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Tesla-owned SolarCity leaves South Carolina just months after expanding into the Lowcountry

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SolarCity employees install solar panels on the roof of a home in Ladson in March. The company, which is owned by electric car maker Tesla, is pulling out of South Carolina less than a year after moving into the Lowcountry. File/Brad Nettles/Staff

The nation's largest solar installer is pulling the plug on its South Carolina expansion.

SolarCity, the clean-energy subsidiary of Tesla Inc., confirmed Friday that it's closing its office in the Lowcountry less than a year after it opened, ending its first foray into the Palmetto State and one of its first pushes into the Southeast.

The unexpected move comes at a moment when the solar industry is gaining traction in South Carolina, driven by giant industrial-scale installations but complemented by an expanding market for residential solar power.

California-based SolarCity's departure from the state may owe to the shakeout from its acquisition by Tesla, the electric car manufacturer run by Elon Musk, who was an early investor in SolarCity. A few months after that deal closed in November, Tesla said it was scrapping SolarCity's door-to-door sales force.

"As a result of the elimination of our door-to-door sales channel, which we announced in April, we are closing our SolarCity office in Charleston," Tesla spokeswoman Kady Cooper said in an email Friday. "We look forward to resuming our physical presence in South Carolina in the future."

Tesla says it's planning to finish installing the solar systems it's already signed contracts for, but it's not accepting new orders in South Carolina.

The company said it would hold onto its Ladson office until it's done with its remaining work. A few vans parked outside announced SolarCity's presence Friday, but the building was dark and doors were locked by mid-afternoon. A sign in the window asked the Postal Service to leave its packages with a business down the road.

How many workers were affected by the closure wasn't immediately clear. Tesla declined to say if any employees were laid off, but it said they were given a choice to transfer to new jobs.

And the company hasn't filed a layoff disclosure with the S.C. Department of Employment and Workforce, which takes notice of shutdowns affecting more than 50 people.

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SolarCity announced its plans to lease solar systems in South Carolina last October, a decision that seemed to cement that state's status as an emerging solar market. The company, which has installed hundreds of thousands of systems, is the largest solar firm in the U.S., and it was dropping into a state that has seen the industry expand rapidly.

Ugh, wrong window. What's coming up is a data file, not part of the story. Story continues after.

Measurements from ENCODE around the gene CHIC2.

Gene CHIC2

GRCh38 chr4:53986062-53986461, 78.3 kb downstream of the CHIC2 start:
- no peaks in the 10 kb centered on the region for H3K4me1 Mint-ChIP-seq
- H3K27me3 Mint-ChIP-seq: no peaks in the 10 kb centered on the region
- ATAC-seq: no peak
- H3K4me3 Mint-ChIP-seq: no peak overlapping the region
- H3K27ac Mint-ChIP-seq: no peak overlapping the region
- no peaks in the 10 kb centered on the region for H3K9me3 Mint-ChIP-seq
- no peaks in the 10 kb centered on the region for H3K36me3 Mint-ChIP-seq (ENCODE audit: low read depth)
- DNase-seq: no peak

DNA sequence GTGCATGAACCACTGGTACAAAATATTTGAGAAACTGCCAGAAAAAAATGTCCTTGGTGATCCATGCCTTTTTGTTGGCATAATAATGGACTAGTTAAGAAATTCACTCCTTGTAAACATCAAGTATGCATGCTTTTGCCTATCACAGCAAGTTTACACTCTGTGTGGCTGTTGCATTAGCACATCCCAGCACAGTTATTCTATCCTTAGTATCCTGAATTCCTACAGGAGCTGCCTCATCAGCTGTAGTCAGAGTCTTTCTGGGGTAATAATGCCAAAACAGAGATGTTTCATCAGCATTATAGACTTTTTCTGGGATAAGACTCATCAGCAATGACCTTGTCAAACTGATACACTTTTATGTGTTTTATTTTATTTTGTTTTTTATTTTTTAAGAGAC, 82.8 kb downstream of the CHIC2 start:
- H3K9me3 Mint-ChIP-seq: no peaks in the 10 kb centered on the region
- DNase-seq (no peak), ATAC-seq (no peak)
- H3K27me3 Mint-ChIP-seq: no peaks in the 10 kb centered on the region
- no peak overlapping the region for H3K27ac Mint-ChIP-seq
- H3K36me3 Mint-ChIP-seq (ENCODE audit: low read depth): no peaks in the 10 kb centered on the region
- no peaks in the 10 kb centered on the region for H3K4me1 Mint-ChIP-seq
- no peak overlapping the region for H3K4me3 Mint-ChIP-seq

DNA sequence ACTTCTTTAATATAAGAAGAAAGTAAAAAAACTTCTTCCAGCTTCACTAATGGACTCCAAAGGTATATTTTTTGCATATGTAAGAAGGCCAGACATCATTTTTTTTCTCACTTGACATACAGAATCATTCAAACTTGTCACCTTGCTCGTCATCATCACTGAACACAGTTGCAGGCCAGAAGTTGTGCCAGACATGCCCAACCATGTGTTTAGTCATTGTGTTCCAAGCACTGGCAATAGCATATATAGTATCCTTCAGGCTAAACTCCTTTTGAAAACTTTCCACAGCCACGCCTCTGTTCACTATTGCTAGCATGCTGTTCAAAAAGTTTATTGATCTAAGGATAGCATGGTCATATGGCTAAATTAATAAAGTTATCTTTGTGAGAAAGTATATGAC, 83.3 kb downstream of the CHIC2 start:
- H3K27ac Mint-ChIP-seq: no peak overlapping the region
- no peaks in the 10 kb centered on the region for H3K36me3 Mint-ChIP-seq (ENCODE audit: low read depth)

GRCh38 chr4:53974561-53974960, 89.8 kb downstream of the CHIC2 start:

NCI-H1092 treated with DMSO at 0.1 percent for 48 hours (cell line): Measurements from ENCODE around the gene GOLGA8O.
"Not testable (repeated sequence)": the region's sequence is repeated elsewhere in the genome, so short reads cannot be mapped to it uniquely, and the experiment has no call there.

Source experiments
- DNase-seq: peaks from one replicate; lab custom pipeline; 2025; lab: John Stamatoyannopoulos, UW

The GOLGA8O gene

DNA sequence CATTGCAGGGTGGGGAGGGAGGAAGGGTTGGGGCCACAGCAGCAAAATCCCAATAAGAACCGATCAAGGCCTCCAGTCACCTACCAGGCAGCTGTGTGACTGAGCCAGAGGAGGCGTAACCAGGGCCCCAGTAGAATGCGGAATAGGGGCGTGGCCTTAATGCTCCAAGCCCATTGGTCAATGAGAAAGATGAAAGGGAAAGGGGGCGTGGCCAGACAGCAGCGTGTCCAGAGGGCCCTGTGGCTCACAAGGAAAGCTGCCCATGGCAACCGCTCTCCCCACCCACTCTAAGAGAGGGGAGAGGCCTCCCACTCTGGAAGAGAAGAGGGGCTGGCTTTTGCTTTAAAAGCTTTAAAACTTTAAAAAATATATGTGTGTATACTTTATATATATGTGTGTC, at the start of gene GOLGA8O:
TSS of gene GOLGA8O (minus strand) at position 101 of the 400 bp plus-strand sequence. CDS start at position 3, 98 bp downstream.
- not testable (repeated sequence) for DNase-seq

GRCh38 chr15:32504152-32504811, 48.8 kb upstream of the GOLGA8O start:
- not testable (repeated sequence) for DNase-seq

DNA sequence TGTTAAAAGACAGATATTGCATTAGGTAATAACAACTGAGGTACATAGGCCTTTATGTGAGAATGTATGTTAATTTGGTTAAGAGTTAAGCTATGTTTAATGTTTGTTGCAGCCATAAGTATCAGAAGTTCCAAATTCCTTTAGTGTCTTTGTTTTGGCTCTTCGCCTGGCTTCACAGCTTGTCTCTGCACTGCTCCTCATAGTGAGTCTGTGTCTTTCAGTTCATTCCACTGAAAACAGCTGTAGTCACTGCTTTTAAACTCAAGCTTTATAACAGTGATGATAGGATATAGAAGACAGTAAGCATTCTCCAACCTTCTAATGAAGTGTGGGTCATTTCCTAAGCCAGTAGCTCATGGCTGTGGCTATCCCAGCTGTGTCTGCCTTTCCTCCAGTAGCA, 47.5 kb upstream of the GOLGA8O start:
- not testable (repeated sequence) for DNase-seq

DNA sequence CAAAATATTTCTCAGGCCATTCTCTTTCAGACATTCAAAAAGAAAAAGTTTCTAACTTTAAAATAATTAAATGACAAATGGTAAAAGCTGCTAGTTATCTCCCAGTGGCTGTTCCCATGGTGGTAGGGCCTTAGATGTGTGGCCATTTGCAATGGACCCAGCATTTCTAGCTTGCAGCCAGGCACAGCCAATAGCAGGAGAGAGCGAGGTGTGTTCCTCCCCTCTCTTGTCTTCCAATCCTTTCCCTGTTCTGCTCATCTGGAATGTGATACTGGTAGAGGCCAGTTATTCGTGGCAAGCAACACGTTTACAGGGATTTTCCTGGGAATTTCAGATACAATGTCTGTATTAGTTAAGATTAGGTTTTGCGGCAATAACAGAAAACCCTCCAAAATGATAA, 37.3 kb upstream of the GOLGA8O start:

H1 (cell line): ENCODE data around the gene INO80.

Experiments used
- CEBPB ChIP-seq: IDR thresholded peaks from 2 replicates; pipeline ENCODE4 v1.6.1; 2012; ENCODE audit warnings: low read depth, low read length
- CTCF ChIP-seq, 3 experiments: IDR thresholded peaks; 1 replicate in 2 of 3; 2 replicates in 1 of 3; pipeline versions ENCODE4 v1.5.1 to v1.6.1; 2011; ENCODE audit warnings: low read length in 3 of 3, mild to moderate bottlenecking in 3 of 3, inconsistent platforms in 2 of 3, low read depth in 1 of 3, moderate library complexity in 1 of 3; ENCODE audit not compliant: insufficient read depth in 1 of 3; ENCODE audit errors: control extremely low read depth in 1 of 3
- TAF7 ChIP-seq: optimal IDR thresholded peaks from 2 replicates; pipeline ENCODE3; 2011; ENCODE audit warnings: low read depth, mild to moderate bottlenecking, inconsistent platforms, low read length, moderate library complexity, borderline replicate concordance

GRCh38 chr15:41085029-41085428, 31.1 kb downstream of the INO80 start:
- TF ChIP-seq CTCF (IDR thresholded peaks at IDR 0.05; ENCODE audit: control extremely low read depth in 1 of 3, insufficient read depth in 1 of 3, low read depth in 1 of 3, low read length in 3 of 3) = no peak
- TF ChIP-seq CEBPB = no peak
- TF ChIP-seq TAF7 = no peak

South Carolina's solar capacity has grown roughly tenfold in the past year, according to the Solar Energy Industries Association, reaching 144 megawatts in the first quarter — enough to power some 16,000 homes.

Industry watchers say the growth owes to the falling price of a residential solar system and a package of policy changes approved in 2014. The state legislature OK'd generous tax incentives for solar that year, ensured customers could sell electricity back to the power company and let the industry lease systems to customers instead of selling them outright, a model preferred by SolarCity.

Those changes helped spur a building boom for giant solar farms, which have driven the state's expanding capacity. But they also led to a boom in the residential market: In the tri-county area, for instance, local governments issued 1,400 permits for solar arrays last year, up from fewer than 100 the year before.

Sara Hummel Rajca, the chair of the S.C. Solar Council, said she was surprised that SolarCity was pulling out of the state but doubted it would dent the industry's growth, which has depended on word-of-mouth referrals more than door-to-door sales.

"We grew really fast before they were here," Rajca said.

Meantime, Tesla is keeping the door open for a return to South Carolina.

The company is planning to release its "Power Roof" system of electricity-generating shingles later this year, and when it does, the company says, it may well be back.

Reach Thad Moore at 843-937-5703 or on Twitter @thadmoore.

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